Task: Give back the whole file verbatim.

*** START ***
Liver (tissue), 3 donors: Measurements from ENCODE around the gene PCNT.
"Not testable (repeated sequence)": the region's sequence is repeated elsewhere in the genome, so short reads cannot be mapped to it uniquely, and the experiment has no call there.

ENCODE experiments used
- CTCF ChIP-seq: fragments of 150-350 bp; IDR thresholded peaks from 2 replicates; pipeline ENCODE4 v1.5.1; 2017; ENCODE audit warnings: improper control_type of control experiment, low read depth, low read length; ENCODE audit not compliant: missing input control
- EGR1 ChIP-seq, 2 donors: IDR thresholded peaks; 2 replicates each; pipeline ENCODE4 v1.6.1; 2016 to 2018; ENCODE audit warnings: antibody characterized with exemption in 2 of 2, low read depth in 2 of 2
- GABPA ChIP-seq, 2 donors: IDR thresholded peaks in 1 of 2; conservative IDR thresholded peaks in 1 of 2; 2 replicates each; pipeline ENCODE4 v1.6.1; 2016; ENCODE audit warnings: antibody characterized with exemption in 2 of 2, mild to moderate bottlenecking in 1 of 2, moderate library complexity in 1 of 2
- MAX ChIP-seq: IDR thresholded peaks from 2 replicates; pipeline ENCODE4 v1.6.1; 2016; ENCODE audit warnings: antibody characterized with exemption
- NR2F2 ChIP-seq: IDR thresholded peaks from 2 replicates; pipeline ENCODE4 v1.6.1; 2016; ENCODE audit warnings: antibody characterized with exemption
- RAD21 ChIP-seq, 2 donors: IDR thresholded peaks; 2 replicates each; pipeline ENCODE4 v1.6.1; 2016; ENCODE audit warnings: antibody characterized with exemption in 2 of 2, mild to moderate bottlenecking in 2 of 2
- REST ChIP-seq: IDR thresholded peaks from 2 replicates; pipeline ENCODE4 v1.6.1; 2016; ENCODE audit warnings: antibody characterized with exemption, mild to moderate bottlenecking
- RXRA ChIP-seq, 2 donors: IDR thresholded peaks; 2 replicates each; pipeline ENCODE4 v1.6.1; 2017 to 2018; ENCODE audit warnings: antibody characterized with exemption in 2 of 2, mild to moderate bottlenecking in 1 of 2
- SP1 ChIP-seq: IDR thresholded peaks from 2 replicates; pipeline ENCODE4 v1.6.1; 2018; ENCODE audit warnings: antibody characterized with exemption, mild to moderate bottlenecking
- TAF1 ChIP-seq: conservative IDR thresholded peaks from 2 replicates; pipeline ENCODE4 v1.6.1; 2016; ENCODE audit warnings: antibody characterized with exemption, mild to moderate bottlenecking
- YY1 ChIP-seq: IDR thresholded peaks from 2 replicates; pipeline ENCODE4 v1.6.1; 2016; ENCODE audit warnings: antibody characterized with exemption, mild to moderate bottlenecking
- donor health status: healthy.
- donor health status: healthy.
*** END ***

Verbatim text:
Liver (tissue), 3 donors: Measurements from ENCODE around the gene PCNT.
"Not testable (repeated sequence)": the region's sequence is repeated elsewhere in the genome, so short reads cannot be mapped to it uniquely, and the experiment has no call there.

ENCODE experiments used
- CTCF ChIP-seq: fragments of 150-350 bp; IDR thresholded peaks from 2 replicates; pipeline ENCODE4 v1.5.1; 2017; ENCODE audit warnings: improper control_type of control experiment, low read depth, low read length; ENCODE audit not compliant: missing input control
- EGR1 ChIP-seq, 2 donors: IDR thresholded peaks; 2 replicates each; pipeline ENCODE4 v1.6.1; 2016 to 2018; ENCODE audit warnings: antibody characterized with exemption in 2 of 2, low read depth in 2 of 2
- GABPA ChIP-seq, 2 donors: IDR thresholded peaks in 1 of 2; conservative IDR thresholded peaks in 1 of 2; 2 replicates each; pipeline ENCODE4 v1.6.1; 2016; ENCODE audit warnings: antibody characterized with exemption in 2 of 2, mild to moderate bottlenecking in 1 of 2, moderate library complexity in 1 of 2
- MAX ChIP-seq: IDR thresholded peaks from 2 replicates; pipeline ENCODE4 v1.6.1; 2016; ENCODE audit warnings: antibody characterized with exemption
- NR2F2 ChIP-seq: IDR thresholded peaks from 2 replicates; pipeline ENCODE4 v1.6.1; 2016; ENCODE audit warnings: antibody characterized with exemption
- RAD21 ChIP-seq, 2 donors: IDR thresholded peaks; 2 replicates each; pipeline ENCODE4 v1.6.1; 2016; ENCODE audit warnings: antibody characterized with exemption in 2 of 2, mild to moderate bottlenecking in 2 of 2
- REST ChIP-seq: IDR thresholded peaks from 2 replicates; pipeline ENCODE4 v1.6.1; 2016; ENCODE audit warnings: antibody characterized with exemption, mild to moderate bottlenecking
- RXRA ChIP-seq, 2 donors: IDR thresholded peaks; 2 replicates each; pipeline ENCODE4 v1.6.1; 2017 to 2018; ENCODE audit warnings: antibody characterized with exemption in 2 of 2, mild to moderate bottlenecking in 1 of 2
- SP1 ChIP-seq: IDR thresholded peaks from 2 replicates; pipeline ENCODE4 v1.6.1; 2018; ENCODE audit warnings: antibody characterized with exemption, mild to moderate bottlenecking
- TAF1 ChIP-seq: conservative IDR thresholded peaks from 2 replicates; pipeline ENCODE4 v1.6.1; 2016; ENCODE audit warnings: antibody characterized with exemption, mild to moderate bottlenecking
- YY1 ChIP-seq: IDR thresholded peaks from 2 replicates; pipeline ENCODE4 v1.6.1; 2016; ENCODE audit warnings: antibody characterized with exemption, mild to moderate bottlenecking
- donor health status: healthy.
- donor health status: healthy.